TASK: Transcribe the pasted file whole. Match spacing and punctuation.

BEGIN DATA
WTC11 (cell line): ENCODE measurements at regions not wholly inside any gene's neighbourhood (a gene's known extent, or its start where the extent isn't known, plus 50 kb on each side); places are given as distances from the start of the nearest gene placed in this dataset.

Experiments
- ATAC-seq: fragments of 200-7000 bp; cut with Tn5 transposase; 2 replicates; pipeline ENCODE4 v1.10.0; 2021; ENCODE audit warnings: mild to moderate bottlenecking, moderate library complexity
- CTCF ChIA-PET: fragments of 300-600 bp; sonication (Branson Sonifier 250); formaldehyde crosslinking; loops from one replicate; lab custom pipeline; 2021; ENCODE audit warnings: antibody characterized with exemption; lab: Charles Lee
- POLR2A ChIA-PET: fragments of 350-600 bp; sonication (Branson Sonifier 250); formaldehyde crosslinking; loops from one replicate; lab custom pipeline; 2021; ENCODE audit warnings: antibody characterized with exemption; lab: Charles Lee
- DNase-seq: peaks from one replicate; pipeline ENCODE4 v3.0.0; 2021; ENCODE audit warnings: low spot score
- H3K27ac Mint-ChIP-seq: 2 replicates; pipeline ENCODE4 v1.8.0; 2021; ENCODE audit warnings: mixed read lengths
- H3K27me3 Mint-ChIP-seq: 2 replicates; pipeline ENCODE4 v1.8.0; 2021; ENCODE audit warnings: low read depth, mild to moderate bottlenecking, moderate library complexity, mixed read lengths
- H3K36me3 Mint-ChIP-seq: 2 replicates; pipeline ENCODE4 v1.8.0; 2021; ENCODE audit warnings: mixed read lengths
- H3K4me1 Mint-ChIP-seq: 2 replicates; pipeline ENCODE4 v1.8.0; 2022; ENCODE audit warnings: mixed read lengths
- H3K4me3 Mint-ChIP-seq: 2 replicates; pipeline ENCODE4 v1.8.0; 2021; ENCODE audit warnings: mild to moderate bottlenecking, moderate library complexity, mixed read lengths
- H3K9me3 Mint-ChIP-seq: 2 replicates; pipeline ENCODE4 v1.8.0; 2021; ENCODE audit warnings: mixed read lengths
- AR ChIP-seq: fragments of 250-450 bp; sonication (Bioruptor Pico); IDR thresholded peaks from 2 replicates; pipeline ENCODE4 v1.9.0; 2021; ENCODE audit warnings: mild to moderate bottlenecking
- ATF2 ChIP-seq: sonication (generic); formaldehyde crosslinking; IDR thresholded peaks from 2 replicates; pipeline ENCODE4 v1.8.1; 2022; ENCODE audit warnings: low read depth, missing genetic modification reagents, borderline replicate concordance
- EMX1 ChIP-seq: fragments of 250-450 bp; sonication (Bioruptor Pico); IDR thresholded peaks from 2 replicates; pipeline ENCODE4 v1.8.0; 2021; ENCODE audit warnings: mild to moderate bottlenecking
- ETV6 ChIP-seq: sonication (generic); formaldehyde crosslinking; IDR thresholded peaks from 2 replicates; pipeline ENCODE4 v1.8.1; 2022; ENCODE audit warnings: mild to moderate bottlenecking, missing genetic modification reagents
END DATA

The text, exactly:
WTC11 (cell line): ENCODE measurements at regions not wholly inside any gene's neighbourhood (a gene's known extent, or its start where the extent isn't known, plus 50 kb on each side); places are given as distances from the start of the nearest gene placed in this dataset.

Experiments
- ATAC-seq: fragments of 200-7000 bp; cut with Tn5 transposase; 2 replicates; pipeline ENCODE4 v1.10.0; 2021; ENCODE audit warnings: mild to moderate bottlenecking, moderate library complexity
- CTCF ChIA-PET: fragments of 300-600 bp; sonication (Branson Sonifier 250); formaldehyde crosslinking; loops from one replicate; lab custom pipeline; 2021; ENCODE audit warnings: antibody characterized with exemption; lab: Charles Lee
- POLR2A ChIA-PET: fragments of 350-600 bp; sonication (Branson Sonifier 250); formaldehyde crosslinking; loops from one replicate; lab custom pipeline; 2021; ENCODE audit warnings: antibody characterized with exemption; lab: Charles Lee
- DNase-seq: peaks from one replicate; pipeline ENCODE4 v3.0.0; 2021; ENCODE audit warnings: low spot score
- H3K27ac Mint-ChIP-seq: 2 replicates; pipeline ENCODE4 v1.8.0; 2021; ENCODE audit warnings: mixed read lengths
- H3K27me3 Mint-ChIP-seq: 2 replicates; pipeline ENCODE4 v1.8.0; 2021; ENCODE audit warnings: low read depth, mild to moderate bottlenecking, moderate library complexity, mixed read lengths
- H3K36me3 Mint-ChIP-seq: 2 replicates; pipeline ENCODE4 v1.8.0; 2021; ENCODE audit warnings: mixed read lengths
- H3K4me1 Mint-ChIP-seq: 2 replicates; pipeline ENCODE4 v1.8.0; 2022; ENCODE audit warnings: mixed read lengths
- H3K4me3 Mint-ChIP-seq: 2 replicates; pipeline ENCODE4 v1.8.0; 2021; ENCODE audit warnings: mild to moderate bottlenecking, moderate library complexity, mixed read lengths
- H3K9me3 Mint-ChIP-seq: 2 replicates; pipeline ENCODE4 v1.8.0; 2021; ENCODE audit warnings: mixed read lengths
- AR ChIP-seq: fragments of 250-450 bp; sonication (Bioruptor Pico); IDR thresholded peaks from 2 replicates; pipeline ENCODE4 v1.9.0; 2021; ENCODE audit warnings: mild to moderate bottlenecking
- ATF2 ChIP-seq: sonication (generic); formaldehyde crosslinking; IDR thresholded peaks from 2 replicates; pipeline ENCODE4 v1.8.1; 2022; ENCODE audit warnings: low read depth, missing genetic modification reagents, borderline replicate concordance
- EMX1 ChIP-seq: fragments of 250-450 bp; sonication (Bioruptor Pico); IDR thresholded peaks from 2 replicates; pipeline ENCODE4 v1.8.0; 2021; ENCODE audit warnings: mild to moderate bottlenecking
- ETV6 ChIP-seq: sonication (generic); formaldehyde crosslinking; IDR thresholded peaks from 2 replicates; pipeline ENCODE4 v1.8.1; 2022; ENCODE audit warnings: mild to moderate bottlenecking, missing genetic modification reagents